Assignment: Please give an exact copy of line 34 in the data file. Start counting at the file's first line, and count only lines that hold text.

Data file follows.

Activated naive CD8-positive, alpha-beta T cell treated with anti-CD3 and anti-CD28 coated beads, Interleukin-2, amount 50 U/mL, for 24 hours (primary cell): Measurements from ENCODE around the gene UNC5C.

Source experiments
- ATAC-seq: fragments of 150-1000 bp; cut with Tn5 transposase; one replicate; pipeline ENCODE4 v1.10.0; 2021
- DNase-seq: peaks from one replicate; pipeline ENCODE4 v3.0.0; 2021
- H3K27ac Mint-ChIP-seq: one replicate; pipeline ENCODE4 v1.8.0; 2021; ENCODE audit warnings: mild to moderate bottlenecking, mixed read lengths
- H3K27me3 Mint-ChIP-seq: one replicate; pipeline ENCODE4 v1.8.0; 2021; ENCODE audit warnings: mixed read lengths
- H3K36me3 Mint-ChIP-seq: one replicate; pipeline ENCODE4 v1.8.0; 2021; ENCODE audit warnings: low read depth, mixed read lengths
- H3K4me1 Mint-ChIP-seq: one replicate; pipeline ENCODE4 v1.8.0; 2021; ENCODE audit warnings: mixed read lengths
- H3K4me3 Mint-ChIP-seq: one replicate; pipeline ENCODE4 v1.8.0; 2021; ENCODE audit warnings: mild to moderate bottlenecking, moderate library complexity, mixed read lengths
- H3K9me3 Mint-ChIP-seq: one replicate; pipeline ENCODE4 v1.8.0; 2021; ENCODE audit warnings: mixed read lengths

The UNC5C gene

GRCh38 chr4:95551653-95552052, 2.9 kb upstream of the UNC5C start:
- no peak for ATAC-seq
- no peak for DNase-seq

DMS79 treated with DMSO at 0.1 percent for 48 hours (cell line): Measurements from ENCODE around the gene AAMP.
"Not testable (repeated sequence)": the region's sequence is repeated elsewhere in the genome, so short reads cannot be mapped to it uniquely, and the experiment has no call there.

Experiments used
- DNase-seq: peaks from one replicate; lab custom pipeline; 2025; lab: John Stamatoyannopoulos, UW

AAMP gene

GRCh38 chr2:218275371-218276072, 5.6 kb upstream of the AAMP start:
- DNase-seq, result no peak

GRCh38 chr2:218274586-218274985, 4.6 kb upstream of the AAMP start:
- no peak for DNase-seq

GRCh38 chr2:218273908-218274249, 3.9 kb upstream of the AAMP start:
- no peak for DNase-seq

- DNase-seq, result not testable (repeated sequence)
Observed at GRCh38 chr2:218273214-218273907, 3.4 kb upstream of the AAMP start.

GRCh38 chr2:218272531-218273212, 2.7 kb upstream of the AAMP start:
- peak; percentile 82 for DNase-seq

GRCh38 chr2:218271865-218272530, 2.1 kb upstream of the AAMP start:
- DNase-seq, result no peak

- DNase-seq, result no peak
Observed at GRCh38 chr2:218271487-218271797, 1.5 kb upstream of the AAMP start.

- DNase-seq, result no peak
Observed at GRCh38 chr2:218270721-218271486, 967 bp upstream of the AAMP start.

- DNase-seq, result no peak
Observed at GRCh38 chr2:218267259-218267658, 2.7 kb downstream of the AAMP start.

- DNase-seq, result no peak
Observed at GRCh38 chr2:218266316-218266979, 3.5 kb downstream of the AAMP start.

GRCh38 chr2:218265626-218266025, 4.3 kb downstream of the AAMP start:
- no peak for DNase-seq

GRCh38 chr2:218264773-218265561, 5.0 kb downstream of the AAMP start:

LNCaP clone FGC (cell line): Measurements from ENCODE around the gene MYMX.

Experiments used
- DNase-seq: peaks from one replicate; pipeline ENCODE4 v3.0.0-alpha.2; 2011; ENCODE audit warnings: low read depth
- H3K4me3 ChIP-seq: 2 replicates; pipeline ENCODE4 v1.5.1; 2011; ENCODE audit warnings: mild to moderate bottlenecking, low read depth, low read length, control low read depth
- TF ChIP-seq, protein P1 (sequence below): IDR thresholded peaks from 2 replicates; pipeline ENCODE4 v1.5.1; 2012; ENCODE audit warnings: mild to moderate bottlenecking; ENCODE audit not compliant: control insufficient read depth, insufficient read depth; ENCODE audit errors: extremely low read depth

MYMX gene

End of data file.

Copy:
- DNase-seq, result no peak